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Automatic check for expiring SSL certificates

A quick solution to periodically check your certificates for expiring and get a notification via mail before they expire. I have multiple PKI’s and found it really useful to have such a automatic service.

The tool ssl-cert-check, which is part of the Debian package repository, does a quite good job finding expiring certificates but unfortunately doesn’t support analyzing directories. Luckily the author of this tool implemented this feature in the latest version available on GitHub.

First we have to clone the repo to have the latest version available on our system.

I created a small shell script which does the actually check and send a mail if a certificate will expire in <=60 Days. Gist also available here.

I placed the script within the ssl-cert-check folder. The script will check all certificates in the subfolder certs. Here is the folder structure:

To include certificates, we just need to create a symlink in the certs folder. I added links to my easy-rsa PKI’s to include them.

For a periodically check, we finally need to add the script to the cron daemon. For a daily check:

Disable serial console in Debian

Especially for not physically owned servers, like virtual servers, it makes sense to not only set the focus on SSH security. For virtual servers it’s quite common to have a virtual serial console which is accessible over your server control panel.

If someone grands access to this server control panel, the user has direct access to the system logon. Login control, like limit access to public key authentication, is part of SSH and is not active here. Because you shouldn’t trust the sever provider in terms of perfectly implemented security, it’s a good practice to also take this channel into account.

One solution is to completely disable the serial console after system boot. This makes a booted system inaccessible over the serial console. The following configuration is working on Debian with systemd.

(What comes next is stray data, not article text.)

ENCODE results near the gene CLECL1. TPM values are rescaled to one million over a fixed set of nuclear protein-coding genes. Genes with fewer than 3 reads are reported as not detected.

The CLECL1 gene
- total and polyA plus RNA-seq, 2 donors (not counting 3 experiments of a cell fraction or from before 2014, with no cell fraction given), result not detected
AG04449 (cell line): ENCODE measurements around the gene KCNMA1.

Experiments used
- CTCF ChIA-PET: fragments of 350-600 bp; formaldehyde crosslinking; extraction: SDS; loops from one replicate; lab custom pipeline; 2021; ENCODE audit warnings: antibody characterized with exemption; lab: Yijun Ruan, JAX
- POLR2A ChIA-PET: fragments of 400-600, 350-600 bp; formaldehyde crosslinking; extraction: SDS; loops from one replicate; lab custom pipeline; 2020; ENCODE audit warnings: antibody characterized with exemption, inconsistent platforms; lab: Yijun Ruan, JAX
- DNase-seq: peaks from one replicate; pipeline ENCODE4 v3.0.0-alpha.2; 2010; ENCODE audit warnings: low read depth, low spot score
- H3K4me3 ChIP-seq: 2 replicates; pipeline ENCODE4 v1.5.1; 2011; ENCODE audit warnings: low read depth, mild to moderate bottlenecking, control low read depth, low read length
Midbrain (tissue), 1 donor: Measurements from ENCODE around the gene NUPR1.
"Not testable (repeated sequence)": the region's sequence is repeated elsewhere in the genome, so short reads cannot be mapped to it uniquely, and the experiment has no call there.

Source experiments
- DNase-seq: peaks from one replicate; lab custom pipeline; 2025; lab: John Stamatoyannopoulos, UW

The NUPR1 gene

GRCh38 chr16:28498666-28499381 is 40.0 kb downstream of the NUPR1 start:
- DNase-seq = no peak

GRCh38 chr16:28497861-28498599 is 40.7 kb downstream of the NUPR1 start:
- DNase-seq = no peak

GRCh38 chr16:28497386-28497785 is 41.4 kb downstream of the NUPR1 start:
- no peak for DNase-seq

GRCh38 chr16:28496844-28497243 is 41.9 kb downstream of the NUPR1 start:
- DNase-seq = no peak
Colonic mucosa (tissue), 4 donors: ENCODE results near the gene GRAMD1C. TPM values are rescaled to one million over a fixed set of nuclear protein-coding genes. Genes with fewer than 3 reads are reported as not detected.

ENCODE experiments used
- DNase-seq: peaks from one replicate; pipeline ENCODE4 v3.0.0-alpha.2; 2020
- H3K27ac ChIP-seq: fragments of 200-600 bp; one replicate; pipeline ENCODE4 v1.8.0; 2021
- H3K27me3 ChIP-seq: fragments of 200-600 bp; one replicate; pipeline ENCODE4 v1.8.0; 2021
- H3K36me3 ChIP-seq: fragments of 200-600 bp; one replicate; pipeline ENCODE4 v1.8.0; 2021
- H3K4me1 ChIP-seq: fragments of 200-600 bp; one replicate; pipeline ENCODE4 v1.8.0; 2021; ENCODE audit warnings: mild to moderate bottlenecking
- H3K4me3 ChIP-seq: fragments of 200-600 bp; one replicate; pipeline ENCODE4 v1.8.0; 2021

Modify /etc/systemd/logind.conf and set ReserveVT and NAutoVTs to 0. This controls how many virtual terminals are reserved or allocated by the system.

Disable tty1.

The status of the disabled service should be like this.

After rebooting the system, you can still see the system boot including GRUB (boot loader) and also interrupt the system boot procedure. But after a complete system boot, the running system is inaccessible from the serial console.

Debian mdadm post boot assemble

After the upgrade to Debian Stretch, I had problems getting my raid volume with external bitmap assembled. After assembling, definition in /etc/mdadm/mdadm.conf, the array was created without the configured eternal bitmap.

Reason for this “Issue” was the fact that the mdadm assemble is done in the initramfs during the boot. In this stage, the volume for the external bitmap doesn’t exist yet.

To solve this, we need to disable the mdadm assemble during boot. The following steps describe how to configure mdadm to assemble an array after booting the kernel and support an external bitmap.

Add an external bitmap to the array.

Disable the initramfs mdadm hook.

Update the initramfs.

To check the current initramfs you can do the following.

After reboot you should find the assembled array with enabled external bitmap.